Adidas' CEO on Yeezy, Samba, and UK Prime Minister Rishi Sunak

Bjørn Gulden responds to Three Stripes headlines on the latest earnings call.

Via Getty

Adidas posted its results for the first quarter of 2024 on Tuesday, reporting an eight percent increase in currency-neutral revenues and a 20 percent increase for its direct-to-consumer business. The German sportswear brand said that it saw strong growth for the quarter in every market except North America, where it posted a four percent decline that Adidas blamed on weak sales in wholesale channels.

Adidas CEO Bjørn Gulden explained on a conference call with media that Adidas is working to improve its inventory in America, and that he believes Adidas will be up on sales in North America by the second half of the year.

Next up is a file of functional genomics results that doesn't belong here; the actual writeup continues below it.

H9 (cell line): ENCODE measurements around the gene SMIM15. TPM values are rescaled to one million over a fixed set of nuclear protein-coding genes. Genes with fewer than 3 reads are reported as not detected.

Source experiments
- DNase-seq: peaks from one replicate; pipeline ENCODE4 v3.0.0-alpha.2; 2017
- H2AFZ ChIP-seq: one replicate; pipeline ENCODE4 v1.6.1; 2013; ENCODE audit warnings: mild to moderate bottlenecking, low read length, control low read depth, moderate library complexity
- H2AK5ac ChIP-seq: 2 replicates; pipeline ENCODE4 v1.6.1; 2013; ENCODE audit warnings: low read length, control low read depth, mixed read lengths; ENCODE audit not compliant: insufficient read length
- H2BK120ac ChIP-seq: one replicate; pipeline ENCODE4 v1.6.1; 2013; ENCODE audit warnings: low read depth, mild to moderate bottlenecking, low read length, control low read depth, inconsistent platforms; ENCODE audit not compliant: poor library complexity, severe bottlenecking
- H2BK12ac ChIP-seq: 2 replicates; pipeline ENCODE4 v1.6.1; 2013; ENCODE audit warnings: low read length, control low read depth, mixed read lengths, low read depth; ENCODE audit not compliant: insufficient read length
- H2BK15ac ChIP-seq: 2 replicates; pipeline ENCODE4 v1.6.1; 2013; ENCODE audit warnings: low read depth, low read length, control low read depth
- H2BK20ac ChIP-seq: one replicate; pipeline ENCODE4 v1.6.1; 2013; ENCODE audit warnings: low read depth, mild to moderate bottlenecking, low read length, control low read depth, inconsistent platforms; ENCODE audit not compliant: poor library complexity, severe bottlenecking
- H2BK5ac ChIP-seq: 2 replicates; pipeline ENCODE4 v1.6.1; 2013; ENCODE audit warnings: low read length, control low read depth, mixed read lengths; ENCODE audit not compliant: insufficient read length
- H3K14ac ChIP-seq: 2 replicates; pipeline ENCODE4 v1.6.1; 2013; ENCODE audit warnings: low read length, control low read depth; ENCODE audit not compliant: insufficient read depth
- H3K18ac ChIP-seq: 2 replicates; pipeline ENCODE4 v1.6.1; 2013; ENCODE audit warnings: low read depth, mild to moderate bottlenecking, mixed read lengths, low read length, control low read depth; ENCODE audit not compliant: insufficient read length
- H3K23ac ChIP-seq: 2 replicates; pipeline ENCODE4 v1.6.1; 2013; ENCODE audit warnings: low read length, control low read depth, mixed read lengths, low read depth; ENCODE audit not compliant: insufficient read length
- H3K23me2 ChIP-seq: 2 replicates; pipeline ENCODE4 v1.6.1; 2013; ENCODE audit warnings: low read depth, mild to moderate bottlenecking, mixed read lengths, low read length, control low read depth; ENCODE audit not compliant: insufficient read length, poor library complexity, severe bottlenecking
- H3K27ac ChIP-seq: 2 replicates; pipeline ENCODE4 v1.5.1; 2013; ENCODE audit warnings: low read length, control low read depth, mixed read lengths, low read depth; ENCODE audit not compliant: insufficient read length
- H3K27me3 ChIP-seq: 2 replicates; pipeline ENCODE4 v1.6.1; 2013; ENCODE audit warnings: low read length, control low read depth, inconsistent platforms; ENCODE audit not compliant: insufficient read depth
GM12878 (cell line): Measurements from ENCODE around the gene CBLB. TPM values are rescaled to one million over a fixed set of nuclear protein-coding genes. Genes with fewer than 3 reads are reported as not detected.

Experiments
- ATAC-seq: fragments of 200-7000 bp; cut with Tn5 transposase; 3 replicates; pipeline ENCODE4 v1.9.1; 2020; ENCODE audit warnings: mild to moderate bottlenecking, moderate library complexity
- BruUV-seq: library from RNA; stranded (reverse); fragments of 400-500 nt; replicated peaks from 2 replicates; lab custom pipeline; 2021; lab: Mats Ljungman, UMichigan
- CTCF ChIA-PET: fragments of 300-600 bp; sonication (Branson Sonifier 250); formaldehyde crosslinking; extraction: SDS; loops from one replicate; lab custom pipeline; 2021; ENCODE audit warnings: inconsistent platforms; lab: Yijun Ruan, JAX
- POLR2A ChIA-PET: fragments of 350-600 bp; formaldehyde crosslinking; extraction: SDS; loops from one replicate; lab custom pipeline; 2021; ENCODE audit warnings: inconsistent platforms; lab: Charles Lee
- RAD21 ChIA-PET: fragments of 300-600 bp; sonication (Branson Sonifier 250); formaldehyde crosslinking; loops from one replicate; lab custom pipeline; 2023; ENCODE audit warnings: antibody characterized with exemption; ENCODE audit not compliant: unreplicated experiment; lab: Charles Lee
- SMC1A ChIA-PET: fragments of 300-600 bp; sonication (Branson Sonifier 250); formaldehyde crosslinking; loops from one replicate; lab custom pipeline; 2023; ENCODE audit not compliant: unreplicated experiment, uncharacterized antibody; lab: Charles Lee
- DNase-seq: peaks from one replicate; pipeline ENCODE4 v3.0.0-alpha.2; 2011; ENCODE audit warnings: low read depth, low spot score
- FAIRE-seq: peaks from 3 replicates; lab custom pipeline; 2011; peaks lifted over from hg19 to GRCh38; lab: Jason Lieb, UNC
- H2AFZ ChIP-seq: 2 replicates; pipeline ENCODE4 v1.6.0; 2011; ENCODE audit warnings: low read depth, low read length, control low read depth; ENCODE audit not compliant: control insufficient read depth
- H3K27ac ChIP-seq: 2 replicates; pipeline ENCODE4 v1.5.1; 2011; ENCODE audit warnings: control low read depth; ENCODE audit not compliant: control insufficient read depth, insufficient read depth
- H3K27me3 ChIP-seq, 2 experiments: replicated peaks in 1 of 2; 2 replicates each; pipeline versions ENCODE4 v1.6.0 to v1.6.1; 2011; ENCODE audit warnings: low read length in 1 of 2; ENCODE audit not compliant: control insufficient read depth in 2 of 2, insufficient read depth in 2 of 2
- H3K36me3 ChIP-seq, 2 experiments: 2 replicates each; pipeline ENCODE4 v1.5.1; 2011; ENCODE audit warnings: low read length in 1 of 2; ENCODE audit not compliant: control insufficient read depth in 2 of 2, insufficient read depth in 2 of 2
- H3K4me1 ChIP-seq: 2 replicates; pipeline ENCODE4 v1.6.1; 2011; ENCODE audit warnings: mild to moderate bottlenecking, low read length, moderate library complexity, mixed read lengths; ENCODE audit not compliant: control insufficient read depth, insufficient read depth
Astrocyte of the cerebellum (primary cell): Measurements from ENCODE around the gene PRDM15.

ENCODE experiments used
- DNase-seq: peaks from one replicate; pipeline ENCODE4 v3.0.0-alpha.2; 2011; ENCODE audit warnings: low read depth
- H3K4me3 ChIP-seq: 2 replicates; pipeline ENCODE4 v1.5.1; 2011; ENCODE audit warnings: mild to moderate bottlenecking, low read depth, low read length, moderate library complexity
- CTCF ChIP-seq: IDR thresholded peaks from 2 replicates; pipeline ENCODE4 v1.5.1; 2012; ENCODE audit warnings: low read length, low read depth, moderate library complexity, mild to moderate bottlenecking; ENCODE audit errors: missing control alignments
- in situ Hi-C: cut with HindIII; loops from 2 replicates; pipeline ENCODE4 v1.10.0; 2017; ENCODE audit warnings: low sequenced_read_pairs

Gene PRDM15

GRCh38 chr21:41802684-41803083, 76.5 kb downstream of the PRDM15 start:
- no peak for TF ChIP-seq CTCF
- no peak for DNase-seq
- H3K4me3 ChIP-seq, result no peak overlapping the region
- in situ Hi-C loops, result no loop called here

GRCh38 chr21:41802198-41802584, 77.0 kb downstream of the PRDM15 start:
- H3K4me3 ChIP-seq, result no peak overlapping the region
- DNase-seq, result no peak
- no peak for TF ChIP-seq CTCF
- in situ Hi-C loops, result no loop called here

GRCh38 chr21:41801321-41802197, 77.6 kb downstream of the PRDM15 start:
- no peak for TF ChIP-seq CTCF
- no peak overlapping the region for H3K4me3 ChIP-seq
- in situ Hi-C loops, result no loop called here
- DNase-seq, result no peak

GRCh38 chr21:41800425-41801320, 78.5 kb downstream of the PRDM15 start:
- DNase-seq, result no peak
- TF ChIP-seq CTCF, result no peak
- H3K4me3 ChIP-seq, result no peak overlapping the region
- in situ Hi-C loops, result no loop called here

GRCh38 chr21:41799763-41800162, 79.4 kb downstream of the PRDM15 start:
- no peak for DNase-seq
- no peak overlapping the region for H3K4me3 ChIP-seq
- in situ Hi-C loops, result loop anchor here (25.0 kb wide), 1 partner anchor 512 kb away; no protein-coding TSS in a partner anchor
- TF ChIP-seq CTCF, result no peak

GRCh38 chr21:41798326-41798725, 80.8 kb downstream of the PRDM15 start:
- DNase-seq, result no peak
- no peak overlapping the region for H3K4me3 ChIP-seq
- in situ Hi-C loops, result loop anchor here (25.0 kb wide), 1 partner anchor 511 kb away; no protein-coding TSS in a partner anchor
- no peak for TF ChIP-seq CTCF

“We didn't sell in the right product at the beginning of 23,” Gulden said, “and that's been dragging our sell-through with many American retailers for a long period of time.”

In addition to running through Adidas’ financial results, Gulden responded to a handful of trends and recent Three Stripes headlines. Here, from the call, are his takes on the Yeezy business, Nike poaching Germany from Adidas, and that infamous Rishi Sunak fit.

Adidas Yeezy Sales in 2024

Slide showing FY 2024 financial guidance for YEEZY: Net sales, operating profit forecasts, and a note on selling remaining inventory at cost

Yes, Adidas is still selling Yeezys.

The never-ending breakup will continue to peter out in 2024 as Adidas offloads its remaining $215 million worth of Yeezy inventory. Adidas sold around $161 million worth of Yeezys in the first quarter, and expects to sell around $376 million total worth of Ye’s sneakers in the 2024 fiscal year.

Those numbers are up from Adidas’ last projection, which put 2024 Yeezy revenue at $268 million.

Per a press release announcing the results, Adidas plans to sell the remainder of its Yeezy inventory at cost, and doesn’t anticipate upcoming sales contributing to the company’s profits for the rest of 2024.